Data analytics to discover materials-science insights

As part of the Novel Materials Discovery Laboratory, a major goal is to develop data analytics tools to discover scientific insights from large materials repositories. In the FHI Theory Department, we are applying subgroup discovery to find descriptions of interesting material groups or local trends within a larger materials data set. In collaboration with Dr. Boley, two illustrative examples are considered: (1) the discovery of interpretable models that classify the octet binary semiconductors as either zincblende or rocksalt, and (2) the elucidation of structure-property relationships of gold clusters in the gas phase. Read article here.

Understanding gold nanoclusters in the gas phase

In the Ghiringhelli group, we are examining the (meta)stable structures of gold clusters present at finite temperature using van der Waals (vdW) corrected density-functional theory and replica-exchange ab initio molecular dynamics. Inclusion of many-body vdW interactions is needed for predicting accurate isomer energetics, and its importance grows as the cluster size increases. Temperature effects are observed to typically stabilize three-dimensional structures over planar structures at finite temperature. Gold cluster structures are assigned using experimental far-IR spectroscopy by the Fieleke Group and our theoretical predictions at 100 K.






PUBLICATIONS
        

13. Beyond ordered materials: understanding catalytic sites on amorphous solids, B. R. Goldsmith, B. Peters, J. K. Johnson, B. C. Gates, S. L. Scott, (ACS Catal., Invited Perspective, to appear soon).



























MISCELLANEOUS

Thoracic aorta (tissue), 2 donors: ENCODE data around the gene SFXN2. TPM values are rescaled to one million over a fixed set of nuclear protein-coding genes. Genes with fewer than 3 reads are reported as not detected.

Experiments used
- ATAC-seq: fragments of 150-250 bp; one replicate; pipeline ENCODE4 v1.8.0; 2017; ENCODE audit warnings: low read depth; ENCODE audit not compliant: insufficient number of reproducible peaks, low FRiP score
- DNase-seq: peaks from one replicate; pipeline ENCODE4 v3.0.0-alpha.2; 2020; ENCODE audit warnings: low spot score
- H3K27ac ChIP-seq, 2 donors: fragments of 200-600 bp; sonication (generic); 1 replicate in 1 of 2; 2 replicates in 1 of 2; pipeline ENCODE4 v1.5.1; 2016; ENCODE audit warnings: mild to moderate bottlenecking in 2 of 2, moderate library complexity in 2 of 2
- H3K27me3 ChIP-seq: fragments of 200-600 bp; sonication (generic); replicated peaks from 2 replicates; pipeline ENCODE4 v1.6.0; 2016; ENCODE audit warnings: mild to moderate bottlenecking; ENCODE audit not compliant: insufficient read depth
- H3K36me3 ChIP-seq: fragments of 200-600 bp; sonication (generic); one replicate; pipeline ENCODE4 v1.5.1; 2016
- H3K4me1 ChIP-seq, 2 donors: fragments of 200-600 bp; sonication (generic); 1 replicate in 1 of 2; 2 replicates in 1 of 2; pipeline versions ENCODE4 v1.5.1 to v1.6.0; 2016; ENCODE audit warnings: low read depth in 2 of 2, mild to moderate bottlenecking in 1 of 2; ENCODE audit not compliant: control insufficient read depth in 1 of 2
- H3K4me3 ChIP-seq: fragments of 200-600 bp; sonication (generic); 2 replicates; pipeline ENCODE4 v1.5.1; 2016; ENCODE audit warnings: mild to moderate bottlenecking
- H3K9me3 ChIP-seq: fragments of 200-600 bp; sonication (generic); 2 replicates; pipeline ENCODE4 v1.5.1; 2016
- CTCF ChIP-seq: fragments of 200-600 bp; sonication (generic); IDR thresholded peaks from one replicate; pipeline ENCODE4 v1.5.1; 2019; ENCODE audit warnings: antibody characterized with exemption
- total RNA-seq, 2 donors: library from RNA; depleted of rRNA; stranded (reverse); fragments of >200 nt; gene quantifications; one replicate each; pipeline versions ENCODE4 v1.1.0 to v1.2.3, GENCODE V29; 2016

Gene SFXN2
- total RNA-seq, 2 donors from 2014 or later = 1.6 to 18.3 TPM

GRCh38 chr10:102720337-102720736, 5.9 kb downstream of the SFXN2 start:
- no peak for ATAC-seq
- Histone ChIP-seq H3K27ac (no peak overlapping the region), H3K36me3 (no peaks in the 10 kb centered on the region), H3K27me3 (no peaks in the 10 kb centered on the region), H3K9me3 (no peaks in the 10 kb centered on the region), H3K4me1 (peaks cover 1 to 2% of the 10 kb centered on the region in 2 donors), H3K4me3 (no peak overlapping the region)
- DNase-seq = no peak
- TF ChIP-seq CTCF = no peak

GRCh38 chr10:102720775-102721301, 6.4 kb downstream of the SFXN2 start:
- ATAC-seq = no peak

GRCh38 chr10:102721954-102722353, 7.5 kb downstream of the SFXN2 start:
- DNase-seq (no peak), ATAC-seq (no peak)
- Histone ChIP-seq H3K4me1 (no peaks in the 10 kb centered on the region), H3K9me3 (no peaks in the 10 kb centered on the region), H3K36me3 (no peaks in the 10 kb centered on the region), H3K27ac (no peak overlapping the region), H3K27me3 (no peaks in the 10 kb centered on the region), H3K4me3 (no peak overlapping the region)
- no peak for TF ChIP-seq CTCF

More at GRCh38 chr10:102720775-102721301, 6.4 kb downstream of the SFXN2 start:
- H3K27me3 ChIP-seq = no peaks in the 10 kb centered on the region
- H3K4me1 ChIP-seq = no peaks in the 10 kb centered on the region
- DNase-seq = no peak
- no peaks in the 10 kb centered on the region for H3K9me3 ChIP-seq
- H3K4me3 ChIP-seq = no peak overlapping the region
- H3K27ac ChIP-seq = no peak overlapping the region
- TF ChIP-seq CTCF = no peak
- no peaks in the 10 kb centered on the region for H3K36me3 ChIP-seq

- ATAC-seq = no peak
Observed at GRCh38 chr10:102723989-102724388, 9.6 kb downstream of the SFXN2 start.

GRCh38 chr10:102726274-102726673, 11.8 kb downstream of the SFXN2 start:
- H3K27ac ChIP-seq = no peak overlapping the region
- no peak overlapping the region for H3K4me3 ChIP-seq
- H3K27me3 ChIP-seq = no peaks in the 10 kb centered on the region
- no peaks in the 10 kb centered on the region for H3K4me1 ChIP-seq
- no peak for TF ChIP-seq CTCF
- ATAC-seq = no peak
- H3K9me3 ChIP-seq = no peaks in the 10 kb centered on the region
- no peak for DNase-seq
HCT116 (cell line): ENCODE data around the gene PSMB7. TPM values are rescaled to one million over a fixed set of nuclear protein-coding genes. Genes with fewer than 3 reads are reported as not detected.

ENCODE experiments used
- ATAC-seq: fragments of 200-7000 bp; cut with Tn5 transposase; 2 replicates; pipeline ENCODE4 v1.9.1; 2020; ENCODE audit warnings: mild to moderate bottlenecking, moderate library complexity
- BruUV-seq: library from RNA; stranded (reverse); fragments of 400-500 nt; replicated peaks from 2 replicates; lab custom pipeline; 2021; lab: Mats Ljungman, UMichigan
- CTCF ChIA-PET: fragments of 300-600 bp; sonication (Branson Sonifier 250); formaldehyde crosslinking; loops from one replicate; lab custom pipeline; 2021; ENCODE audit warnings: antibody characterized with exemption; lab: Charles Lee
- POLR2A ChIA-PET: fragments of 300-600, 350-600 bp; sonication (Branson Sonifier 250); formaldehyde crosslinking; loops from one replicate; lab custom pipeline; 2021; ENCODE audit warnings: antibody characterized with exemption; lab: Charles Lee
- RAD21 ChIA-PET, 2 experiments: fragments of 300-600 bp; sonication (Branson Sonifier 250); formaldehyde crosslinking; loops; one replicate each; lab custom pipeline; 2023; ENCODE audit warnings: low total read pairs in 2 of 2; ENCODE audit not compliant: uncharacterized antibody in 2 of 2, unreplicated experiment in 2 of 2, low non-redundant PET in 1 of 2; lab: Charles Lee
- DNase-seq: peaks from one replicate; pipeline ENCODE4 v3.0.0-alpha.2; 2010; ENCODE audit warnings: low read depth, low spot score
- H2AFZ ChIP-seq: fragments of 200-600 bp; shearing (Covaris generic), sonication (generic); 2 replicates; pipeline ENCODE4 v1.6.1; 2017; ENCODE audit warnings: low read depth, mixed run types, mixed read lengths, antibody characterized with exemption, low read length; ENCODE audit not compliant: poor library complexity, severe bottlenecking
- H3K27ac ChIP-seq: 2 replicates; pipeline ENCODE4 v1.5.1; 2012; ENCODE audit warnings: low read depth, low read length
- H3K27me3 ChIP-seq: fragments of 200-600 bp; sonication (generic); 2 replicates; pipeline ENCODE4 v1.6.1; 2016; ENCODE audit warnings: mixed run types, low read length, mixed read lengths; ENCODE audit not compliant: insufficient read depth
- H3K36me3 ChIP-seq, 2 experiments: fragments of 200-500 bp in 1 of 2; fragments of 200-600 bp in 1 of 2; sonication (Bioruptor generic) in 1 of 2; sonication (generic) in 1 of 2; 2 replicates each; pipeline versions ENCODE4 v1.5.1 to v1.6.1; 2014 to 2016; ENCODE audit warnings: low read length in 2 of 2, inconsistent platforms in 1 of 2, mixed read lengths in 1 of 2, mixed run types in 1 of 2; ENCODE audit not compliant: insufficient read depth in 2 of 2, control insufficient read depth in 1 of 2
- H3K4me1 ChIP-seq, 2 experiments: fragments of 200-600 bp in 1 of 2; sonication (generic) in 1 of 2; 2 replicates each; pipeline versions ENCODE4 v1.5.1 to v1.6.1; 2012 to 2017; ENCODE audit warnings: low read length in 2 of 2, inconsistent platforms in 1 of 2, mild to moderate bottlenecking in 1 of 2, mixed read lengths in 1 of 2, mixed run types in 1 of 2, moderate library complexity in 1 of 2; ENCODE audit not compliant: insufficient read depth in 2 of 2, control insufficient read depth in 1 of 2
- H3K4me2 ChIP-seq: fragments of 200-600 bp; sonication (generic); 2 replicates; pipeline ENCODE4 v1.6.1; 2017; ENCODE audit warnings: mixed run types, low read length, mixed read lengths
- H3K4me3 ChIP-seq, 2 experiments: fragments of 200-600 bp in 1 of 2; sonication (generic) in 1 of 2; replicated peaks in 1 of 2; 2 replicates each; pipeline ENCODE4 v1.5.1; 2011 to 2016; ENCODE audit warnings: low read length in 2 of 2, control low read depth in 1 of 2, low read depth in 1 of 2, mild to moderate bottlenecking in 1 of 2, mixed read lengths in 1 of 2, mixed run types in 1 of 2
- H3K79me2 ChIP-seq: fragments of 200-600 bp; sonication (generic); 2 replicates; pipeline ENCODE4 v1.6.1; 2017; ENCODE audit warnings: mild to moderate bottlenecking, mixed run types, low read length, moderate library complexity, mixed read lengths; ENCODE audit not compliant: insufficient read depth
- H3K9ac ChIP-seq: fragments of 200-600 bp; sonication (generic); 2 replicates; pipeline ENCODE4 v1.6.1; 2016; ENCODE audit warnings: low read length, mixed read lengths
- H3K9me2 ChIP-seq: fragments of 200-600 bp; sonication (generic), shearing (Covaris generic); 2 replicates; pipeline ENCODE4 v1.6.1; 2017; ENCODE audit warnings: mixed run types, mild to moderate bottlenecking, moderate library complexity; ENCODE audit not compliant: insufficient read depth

Current Funding Sources

Alexander von Humboldt Postdoctoral Research Fellowship
Max Planck Society Postdoctoral Scholarship


Past Funding Sources

Catalysis Science Initiative of the DOE, Basic Energy Sciences
National Science Foundation Center for Chemical Innovation
National Science Foundation Partnership for International Research
International Center For Materials Research, NSF
Amgen Foundation

NEWS

  • 4/15/2017: I am thrilled to join University of Michigan - Ann Arbor as an Assistant Professor in the Department of Chemical Engineering!. The Goldsmith Research Group will start in Fall 2017.

  • 2/28/2017: Selected to attend the 67th Lindau Nobel Laureate Meeting in Chemistry!

  • 2/27/2017: Awarded a DAAD Travel Grant to attend the APS March Meeting in New Orleans! Thank you DAAD!

  • 2/7/2017: Attended a NOMAD Industry Outreach meeting in Hamburg. See info on NOMAD here.

  • 11/20/2016: Attended the 2016 AIChE annual meeting in San Francisco. See the talks I presented here.

  • 10/1/2016: Presenting "Introduction to first-principles modeling of catalysis at surfaces" at the Fritz-Haber-Institut as part of the Max Planck Society Block Course.

  • 10/1/2016: Discussed "Patterns, Correlations, and the Discovery of Descriptors in Big Data of Materials" in Barcelona as part of the Novel Materials Discovery Laboratory.

  • 8/24/2016: A recent educational blog post Bryan wrote was picked up by Forbes. 7 Priceless Life Skills I learned from Getting My Ph.D.

  • 7/6/2016: Awarded an Alexander von Humboldt Postdoctoral Research Fellowship!

  • 5/27/2016: Discussed gold clusters at the "Current topics at Fritz-Haber-Institut" workshop in Potsdam, Germany.

  • 4/6/2016: Presented at the Probing Potential Energy Surfaces Conference in Zermatt, Switzerland.

  • 3/10/2016: Presented at the 251st ACS National Meeting & Exposition.